A programme of events that places women at the centre of discussions and debates about walking and art. Part of UTOPIA 2016: A Year of Imagination and Possibility – Four Seasons of events, exhibitions and new commissions celebrating the idea of utopia to mark the 500th anniversary of Thomas More’s influential text.
The invisibility of women in what appears as a canon of walking is conspicuous; where they are included, it is often as an ‘exception’ to an unstated norm, represented by a single chapter in a book or even a footnote.
– Heddon and Turner (2012) ‘Walking Women: Shifting the Tales and Scales of Mobility’ Contemporay Theatre Review, Vol. 22(2), 2012, p. 225
How do we re-write a canon? How do we re-balance the perception of art, artists, and the use of walking as a creative practice? Can we not only imagine a future in which gender bias and skewed vision is destroyed, but actively build the pathway there?
These events are a step on that path. Bringing together artists from across disciplines – theatre makers, writers, sculptors, film makers, poets, live artists and visual artists with academics, curators and cultural critics to discuss, present, create, record, broadcast and make public the work of WALKING WOMEN.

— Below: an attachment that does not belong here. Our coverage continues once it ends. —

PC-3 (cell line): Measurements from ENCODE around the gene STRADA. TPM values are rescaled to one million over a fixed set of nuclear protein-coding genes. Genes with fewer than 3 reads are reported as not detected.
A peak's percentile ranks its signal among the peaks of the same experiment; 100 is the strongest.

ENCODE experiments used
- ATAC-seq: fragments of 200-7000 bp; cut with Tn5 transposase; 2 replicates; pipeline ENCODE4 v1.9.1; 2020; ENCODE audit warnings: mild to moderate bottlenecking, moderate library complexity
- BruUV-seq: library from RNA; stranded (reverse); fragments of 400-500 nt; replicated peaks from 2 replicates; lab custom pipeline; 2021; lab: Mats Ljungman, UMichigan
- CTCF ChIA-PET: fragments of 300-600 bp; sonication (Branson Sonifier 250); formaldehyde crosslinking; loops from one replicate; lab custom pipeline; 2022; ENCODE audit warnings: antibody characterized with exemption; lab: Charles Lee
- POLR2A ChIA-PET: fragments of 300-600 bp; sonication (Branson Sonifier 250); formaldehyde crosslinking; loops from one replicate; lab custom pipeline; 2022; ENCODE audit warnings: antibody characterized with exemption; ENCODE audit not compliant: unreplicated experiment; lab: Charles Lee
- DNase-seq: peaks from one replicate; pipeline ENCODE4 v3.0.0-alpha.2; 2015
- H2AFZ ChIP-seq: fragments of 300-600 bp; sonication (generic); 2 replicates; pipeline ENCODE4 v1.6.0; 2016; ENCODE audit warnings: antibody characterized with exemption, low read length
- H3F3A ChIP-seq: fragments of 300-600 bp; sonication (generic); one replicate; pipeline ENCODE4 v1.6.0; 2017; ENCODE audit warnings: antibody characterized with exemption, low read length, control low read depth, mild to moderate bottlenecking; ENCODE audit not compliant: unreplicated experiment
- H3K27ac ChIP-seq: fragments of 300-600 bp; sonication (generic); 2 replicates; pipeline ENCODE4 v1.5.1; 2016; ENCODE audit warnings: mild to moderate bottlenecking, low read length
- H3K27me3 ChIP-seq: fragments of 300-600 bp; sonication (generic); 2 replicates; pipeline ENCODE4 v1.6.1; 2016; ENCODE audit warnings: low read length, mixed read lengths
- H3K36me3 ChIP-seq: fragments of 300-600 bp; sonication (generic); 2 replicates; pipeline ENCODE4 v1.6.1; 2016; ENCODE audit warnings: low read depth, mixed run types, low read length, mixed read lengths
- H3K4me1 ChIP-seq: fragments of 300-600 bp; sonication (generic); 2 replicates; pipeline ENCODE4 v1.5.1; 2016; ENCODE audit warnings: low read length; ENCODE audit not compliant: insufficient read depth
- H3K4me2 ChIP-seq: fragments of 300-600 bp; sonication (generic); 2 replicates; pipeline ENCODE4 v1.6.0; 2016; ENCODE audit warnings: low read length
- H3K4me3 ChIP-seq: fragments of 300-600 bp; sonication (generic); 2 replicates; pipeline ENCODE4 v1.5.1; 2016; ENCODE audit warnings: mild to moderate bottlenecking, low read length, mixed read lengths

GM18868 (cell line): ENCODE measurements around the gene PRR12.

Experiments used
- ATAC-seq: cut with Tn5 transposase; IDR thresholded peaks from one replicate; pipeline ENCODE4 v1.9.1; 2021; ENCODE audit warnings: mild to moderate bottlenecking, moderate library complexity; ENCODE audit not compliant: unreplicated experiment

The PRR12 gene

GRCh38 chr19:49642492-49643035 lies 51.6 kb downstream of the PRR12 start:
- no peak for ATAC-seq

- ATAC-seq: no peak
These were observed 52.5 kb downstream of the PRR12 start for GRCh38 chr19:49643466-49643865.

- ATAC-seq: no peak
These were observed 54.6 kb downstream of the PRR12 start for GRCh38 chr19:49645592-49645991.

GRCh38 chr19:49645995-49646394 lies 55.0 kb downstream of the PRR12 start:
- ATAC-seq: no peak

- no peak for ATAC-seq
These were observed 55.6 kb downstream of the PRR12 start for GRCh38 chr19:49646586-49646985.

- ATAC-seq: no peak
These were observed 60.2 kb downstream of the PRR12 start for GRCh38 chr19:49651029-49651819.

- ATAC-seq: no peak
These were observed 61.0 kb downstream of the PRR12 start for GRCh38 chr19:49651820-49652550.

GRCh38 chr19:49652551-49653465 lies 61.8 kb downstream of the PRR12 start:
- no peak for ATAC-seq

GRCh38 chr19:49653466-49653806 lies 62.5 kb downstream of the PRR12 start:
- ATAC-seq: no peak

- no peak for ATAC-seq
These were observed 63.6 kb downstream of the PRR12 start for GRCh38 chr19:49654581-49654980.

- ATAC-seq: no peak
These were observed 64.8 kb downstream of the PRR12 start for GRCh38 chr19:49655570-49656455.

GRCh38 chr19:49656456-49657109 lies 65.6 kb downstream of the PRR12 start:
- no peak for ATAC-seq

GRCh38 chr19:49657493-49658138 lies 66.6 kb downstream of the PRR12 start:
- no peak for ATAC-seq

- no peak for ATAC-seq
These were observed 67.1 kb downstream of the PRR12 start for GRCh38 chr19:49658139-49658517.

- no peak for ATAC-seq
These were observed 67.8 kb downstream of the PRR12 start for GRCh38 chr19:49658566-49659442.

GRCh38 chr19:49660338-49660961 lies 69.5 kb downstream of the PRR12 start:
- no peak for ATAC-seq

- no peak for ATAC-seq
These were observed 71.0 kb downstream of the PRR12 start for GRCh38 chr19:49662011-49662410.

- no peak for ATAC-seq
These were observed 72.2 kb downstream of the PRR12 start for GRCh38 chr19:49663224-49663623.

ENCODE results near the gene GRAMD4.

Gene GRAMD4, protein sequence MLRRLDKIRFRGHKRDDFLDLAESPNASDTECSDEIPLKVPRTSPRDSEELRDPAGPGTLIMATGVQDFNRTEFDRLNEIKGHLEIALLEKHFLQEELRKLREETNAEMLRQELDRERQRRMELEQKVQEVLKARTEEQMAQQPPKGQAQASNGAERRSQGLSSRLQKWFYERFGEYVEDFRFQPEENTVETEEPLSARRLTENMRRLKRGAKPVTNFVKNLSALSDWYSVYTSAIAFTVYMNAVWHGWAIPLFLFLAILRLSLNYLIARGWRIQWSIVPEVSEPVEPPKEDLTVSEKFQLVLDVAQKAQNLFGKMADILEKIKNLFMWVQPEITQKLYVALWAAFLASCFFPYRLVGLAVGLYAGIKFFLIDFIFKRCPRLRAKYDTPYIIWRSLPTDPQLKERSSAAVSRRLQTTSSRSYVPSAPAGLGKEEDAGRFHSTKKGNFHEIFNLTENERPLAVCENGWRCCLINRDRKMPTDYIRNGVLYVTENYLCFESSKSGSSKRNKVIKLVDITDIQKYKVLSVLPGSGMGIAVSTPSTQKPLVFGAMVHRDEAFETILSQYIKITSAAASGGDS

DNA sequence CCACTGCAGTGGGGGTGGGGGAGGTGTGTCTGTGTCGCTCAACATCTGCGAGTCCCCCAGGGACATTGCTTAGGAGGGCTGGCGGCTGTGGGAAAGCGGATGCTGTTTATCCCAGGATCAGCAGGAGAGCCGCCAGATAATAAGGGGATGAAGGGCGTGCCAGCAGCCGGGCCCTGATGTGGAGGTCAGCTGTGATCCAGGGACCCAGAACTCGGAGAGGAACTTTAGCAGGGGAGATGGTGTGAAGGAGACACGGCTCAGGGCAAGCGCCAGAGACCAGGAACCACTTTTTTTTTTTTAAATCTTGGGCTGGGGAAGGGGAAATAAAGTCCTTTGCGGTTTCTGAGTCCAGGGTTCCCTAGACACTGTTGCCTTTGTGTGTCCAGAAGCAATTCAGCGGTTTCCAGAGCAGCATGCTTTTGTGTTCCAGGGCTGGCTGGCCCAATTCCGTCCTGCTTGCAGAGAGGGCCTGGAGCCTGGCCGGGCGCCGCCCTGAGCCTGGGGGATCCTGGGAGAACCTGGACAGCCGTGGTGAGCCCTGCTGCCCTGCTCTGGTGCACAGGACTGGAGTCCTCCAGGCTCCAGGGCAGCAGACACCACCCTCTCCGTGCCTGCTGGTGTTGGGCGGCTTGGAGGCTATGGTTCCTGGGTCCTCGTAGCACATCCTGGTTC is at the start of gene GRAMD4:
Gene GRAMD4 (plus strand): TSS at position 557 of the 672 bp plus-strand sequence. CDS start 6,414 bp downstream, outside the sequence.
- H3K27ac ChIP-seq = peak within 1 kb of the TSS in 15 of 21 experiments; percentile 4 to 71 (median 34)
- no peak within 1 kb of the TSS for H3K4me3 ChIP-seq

From Sophie Calle to Marina Abramovic, Nancy Holt to Patti Smith, Michèle Bernstein to Janet Cardiff, women across the arts have long used walking in their creative practice: as method, outcome, performance, transgression, protest, radical reclamation of space and everyday action. This series of events acknowledges and celebrates their work, sharing practice through walking artworks, talks and discussions.
WALKING WOMEN seeks to create a space in which artists and creative practitioners can connect with one another and with new audiences for their work, generating debate, discussion and new knowledge, with the goal of raising the visibility of these practices.